A sanitation district in Pennsylvania has notified homeowners that its representatives will be making personal visits to every structure served by its network of drainpipes because that’s what the federal Environmental Protection Agency is demanding.

The letter informs homeowners the inspections will probably take only about 15 minutes, but that all properties “will be considered a source of clear water discharges until an inspection can be conducted.”

The effort, according to officials at the Coplay Whitehall Sewer Authority, is to prevent water from sources such as sump pumps or downspouts from being channeled into a water treatment process.

But homeowners are concerned about the mandatory government inspections of their properties.

“I do consider this the equivalent of illegal search and invasion of my home without just cause and [it] establishes a situation where I am guilty and must prove innocence,” one homeowner, who asked that his identity be withheld, told WND.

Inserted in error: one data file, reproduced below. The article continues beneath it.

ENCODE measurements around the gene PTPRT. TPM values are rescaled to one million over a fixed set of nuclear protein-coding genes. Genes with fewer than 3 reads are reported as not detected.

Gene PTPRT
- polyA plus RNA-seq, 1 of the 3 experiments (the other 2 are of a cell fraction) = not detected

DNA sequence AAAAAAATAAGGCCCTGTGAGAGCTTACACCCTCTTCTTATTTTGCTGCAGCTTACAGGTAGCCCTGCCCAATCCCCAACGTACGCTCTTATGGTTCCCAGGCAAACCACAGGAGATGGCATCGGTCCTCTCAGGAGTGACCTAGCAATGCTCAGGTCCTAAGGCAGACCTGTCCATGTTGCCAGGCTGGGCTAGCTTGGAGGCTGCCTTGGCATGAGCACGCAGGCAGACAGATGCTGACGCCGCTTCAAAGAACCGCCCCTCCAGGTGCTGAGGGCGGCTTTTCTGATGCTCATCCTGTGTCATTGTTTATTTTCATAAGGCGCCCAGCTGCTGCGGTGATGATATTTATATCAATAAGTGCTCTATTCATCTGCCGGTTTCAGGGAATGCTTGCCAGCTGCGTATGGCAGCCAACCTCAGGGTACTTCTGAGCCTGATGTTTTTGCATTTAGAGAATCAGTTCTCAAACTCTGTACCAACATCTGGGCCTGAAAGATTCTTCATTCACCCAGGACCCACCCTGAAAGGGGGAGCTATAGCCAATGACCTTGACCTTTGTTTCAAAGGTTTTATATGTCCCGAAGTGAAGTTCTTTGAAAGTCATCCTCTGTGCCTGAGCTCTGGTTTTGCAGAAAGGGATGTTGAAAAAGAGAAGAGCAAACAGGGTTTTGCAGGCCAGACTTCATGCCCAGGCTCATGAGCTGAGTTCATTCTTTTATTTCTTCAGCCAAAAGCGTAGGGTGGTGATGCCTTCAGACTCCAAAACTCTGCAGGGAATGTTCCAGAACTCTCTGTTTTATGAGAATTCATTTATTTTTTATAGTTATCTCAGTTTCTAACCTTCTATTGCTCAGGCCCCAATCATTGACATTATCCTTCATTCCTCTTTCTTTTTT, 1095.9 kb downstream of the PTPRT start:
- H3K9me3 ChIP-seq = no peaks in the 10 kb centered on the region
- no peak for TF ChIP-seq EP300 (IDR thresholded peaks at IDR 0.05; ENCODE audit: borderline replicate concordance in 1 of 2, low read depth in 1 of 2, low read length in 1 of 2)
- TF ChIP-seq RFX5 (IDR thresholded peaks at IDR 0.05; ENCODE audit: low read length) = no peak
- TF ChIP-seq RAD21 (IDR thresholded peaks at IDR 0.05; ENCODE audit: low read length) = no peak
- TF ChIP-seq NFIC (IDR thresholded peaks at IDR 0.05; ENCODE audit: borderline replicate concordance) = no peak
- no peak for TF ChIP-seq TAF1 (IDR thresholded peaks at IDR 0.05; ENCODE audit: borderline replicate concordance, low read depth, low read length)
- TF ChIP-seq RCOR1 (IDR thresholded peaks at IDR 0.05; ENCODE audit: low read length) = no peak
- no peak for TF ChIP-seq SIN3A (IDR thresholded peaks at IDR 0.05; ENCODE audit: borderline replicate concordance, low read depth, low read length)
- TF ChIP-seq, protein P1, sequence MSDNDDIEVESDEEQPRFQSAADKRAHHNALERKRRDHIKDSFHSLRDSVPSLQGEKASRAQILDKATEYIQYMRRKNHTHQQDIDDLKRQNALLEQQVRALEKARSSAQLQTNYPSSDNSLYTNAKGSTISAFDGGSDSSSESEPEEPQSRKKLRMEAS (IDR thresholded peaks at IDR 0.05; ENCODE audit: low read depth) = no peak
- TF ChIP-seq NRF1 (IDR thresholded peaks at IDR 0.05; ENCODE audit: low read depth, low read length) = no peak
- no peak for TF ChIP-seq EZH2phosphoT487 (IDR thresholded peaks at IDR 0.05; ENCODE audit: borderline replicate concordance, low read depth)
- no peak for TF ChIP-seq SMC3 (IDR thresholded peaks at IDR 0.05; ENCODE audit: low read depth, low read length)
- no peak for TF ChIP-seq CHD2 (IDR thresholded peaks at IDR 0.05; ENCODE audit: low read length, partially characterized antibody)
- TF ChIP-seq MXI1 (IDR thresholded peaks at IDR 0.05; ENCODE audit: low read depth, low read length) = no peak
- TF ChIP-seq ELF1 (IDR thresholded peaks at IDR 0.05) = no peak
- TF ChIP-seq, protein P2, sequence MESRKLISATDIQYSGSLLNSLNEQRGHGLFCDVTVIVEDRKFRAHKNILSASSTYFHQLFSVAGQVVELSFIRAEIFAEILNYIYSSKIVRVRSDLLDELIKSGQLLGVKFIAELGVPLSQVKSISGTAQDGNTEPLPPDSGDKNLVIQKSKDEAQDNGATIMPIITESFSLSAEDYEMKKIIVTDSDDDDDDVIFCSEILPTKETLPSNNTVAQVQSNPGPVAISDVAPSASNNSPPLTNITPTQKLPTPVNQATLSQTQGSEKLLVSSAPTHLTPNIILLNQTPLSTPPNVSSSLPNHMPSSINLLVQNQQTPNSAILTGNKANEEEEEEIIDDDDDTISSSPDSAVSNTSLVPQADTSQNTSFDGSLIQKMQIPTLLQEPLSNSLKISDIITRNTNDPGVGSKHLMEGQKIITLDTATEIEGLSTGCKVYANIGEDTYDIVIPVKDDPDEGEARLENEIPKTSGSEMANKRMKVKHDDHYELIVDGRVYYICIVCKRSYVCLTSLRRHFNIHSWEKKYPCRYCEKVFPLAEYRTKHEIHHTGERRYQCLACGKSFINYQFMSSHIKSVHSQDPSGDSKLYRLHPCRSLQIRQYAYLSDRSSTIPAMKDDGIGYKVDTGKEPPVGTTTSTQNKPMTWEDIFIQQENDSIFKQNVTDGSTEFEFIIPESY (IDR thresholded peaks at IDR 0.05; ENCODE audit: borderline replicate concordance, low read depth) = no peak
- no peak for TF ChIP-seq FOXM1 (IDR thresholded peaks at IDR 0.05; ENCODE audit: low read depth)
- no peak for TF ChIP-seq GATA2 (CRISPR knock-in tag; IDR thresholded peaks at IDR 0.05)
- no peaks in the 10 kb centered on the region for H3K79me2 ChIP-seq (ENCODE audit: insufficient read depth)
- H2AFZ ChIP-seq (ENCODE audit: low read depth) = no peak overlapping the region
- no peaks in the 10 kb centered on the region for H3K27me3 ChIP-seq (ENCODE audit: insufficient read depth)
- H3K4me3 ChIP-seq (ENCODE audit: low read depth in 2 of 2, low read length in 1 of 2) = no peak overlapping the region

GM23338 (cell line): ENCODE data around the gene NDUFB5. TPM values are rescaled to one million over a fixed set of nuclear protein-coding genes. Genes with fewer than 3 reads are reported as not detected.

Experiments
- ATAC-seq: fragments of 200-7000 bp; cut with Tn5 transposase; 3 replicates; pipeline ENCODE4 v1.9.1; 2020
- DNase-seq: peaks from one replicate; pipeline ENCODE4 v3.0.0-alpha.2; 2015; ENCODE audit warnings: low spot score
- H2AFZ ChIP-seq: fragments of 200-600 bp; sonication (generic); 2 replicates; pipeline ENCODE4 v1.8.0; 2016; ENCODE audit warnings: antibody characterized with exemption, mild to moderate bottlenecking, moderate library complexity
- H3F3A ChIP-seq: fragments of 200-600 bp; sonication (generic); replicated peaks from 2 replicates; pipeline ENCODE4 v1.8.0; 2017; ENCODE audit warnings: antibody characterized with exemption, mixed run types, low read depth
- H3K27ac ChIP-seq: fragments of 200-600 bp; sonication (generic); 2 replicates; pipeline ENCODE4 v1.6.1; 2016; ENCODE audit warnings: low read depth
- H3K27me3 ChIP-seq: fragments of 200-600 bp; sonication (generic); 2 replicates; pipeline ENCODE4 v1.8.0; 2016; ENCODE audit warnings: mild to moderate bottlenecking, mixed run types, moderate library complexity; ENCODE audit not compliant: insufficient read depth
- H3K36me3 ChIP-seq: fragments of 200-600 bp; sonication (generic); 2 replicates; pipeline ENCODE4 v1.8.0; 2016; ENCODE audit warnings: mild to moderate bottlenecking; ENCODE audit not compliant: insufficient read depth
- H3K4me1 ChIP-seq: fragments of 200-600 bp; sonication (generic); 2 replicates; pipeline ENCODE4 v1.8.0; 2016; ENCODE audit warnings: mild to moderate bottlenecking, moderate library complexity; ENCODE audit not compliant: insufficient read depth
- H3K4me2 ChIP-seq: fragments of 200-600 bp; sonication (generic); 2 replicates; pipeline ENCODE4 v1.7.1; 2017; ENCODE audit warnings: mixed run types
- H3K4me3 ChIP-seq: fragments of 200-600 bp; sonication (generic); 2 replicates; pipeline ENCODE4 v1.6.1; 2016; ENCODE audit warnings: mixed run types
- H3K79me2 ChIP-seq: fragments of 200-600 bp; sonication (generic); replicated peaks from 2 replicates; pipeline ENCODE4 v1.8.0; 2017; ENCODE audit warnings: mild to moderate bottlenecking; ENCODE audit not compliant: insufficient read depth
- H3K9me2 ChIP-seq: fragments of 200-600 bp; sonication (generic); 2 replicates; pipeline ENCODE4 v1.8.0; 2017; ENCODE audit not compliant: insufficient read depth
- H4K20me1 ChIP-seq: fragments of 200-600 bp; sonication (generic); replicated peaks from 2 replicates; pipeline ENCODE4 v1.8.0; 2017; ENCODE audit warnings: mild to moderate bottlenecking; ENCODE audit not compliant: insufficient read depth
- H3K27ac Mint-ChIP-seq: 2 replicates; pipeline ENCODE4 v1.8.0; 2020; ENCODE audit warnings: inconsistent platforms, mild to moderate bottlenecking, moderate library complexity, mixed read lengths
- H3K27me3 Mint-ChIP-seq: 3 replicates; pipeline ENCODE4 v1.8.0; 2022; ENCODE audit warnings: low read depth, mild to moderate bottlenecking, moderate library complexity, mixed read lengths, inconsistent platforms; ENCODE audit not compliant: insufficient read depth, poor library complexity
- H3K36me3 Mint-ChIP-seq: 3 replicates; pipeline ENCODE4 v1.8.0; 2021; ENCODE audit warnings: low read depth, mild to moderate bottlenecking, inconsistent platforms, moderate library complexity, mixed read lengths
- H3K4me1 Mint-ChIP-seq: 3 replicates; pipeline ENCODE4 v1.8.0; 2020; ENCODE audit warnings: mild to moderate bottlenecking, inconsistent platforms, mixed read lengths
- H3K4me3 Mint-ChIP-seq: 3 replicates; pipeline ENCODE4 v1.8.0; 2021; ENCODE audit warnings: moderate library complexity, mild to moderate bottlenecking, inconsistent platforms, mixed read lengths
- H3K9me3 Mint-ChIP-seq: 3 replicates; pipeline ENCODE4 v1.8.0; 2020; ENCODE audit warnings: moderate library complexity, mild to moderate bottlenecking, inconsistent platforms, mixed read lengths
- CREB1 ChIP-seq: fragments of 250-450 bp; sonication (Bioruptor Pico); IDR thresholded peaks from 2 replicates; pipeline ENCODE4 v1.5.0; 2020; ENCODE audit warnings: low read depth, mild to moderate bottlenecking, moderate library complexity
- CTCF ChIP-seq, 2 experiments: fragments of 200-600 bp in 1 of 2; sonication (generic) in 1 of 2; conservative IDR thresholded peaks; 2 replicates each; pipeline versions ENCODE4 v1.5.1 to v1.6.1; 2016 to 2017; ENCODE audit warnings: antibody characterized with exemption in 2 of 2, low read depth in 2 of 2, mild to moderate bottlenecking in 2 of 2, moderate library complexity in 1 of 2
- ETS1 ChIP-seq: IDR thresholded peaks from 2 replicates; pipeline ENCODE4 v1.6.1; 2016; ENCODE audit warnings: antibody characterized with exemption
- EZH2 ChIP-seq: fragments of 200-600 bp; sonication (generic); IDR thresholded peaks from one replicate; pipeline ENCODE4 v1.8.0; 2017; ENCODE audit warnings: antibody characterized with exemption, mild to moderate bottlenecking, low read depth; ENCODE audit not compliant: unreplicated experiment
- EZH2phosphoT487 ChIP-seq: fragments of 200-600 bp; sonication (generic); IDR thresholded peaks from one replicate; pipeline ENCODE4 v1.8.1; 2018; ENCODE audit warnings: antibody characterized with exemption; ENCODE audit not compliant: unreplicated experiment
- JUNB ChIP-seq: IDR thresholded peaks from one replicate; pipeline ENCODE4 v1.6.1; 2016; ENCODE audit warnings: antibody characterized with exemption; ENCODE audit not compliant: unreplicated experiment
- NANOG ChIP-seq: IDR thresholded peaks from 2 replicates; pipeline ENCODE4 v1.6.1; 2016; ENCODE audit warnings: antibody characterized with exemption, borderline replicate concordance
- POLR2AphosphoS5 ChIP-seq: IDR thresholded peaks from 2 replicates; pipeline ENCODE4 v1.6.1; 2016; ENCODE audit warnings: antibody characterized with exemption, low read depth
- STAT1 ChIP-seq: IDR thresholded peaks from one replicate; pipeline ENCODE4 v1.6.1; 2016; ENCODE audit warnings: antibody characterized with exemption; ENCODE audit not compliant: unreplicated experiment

“This inspection is to determine if I am ‘discharging’ ‘clean water’ into the sewer system. At no point in the letter does it say exactly what will be looked at, (I guess leaky faucets will be a crime) what else may be being evaluated while my property is being inspected, what is on the ‘check list’ or report that is being done, and really exactly who is doing the inspection,” he said.

Officials with the sanitation district confirmed that they dispatched the letter and said the inspections are being demanded by the EPA. However, officials at the regional EPA office and those at its Washington headquarters declined to respond to WND questions about the process or its goals.

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